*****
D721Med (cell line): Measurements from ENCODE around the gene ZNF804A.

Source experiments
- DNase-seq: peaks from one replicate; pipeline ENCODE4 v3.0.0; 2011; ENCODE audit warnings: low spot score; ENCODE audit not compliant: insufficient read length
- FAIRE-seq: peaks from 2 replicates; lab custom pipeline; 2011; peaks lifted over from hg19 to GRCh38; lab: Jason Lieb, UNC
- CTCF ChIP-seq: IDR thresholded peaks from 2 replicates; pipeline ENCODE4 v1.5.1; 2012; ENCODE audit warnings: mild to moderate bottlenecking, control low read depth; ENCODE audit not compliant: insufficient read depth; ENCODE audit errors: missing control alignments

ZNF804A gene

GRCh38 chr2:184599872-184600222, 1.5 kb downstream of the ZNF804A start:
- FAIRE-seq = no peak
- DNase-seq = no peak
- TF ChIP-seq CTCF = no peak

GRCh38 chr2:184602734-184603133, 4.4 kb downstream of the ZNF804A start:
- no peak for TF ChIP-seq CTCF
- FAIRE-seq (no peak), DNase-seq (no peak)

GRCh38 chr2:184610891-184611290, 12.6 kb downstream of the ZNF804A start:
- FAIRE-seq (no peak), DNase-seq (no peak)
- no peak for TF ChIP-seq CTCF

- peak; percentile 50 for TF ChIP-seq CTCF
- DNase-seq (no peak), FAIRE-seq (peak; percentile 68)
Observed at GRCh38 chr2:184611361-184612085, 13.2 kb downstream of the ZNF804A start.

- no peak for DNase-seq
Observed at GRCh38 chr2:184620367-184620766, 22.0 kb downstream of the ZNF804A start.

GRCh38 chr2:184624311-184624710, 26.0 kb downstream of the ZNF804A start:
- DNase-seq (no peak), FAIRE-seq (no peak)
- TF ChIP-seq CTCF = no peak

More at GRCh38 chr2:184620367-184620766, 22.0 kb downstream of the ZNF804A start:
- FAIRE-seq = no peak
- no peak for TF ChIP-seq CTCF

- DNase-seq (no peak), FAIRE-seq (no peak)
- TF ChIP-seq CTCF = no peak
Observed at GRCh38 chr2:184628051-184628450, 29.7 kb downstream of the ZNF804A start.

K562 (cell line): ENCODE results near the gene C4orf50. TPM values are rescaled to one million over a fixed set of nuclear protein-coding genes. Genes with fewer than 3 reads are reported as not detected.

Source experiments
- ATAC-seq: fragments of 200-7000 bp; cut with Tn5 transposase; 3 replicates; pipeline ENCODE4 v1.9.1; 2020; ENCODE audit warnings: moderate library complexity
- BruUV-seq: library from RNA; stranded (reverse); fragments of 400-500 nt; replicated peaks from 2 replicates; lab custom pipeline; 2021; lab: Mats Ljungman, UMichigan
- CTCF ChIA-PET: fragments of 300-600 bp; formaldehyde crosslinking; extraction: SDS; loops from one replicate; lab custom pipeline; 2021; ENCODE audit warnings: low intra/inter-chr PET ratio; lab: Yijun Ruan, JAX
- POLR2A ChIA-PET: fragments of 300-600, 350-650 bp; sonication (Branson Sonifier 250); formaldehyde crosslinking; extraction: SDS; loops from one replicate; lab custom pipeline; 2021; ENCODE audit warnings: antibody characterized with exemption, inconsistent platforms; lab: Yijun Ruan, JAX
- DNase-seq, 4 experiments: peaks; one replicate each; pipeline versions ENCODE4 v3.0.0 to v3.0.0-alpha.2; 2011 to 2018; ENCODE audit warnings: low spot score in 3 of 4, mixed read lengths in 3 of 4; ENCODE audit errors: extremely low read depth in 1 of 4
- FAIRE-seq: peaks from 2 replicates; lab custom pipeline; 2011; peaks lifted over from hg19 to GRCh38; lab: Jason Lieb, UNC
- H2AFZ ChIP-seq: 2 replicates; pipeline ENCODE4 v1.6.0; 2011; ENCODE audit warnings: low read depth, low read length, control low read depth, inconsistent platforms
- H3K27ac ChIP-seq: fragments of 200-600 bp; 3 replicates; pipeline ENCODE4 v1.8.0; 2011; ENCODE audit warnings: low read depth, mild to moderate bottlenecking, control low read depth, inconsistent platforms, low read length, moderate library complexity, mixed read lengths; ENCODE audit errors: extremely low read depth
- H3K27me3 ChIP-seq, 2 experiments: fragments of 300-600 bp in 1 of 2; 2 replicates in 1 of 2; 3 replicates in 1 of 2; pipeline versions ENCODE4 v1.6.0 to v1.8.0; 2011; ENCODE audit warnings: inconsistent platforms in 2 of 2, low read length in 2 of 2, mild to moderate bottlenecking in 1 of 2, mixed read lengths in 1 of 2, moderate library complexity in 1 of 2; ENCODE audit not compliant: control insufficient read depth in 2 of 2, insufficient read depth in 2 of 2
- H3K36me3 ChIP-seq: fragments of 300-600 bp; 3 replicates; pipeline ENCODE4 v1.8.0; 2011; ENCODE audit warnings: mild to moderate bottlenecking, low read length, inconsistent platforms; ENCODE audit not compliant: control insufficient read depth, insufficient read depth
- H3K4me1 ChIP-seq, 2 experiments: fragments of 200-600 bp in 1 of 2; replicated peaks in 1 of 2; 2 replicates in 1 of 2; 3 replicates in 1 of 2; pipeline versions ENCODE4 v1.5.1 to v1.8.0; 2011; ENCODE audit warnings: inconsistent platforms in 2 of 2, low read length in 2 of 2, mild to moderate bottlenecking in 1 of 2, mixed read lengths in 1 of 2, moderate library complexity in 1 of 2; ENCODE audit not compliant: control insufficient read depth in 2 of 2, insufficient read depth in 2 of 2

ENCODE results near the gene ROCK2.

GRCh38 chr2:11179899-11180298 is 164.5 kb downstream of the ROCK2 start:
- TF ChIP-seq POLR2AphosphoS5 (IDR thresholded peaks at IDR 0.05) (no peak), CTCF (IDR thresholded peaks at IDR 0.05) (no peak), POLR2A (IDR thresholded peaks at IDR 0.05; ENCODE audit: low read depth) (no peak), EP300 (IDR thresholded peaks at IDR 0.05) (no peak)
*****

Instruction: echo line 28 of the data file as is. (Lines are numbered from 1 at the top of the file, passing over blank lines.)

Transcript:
- DNase-seq (no peak), FAIRE-seq (no peak)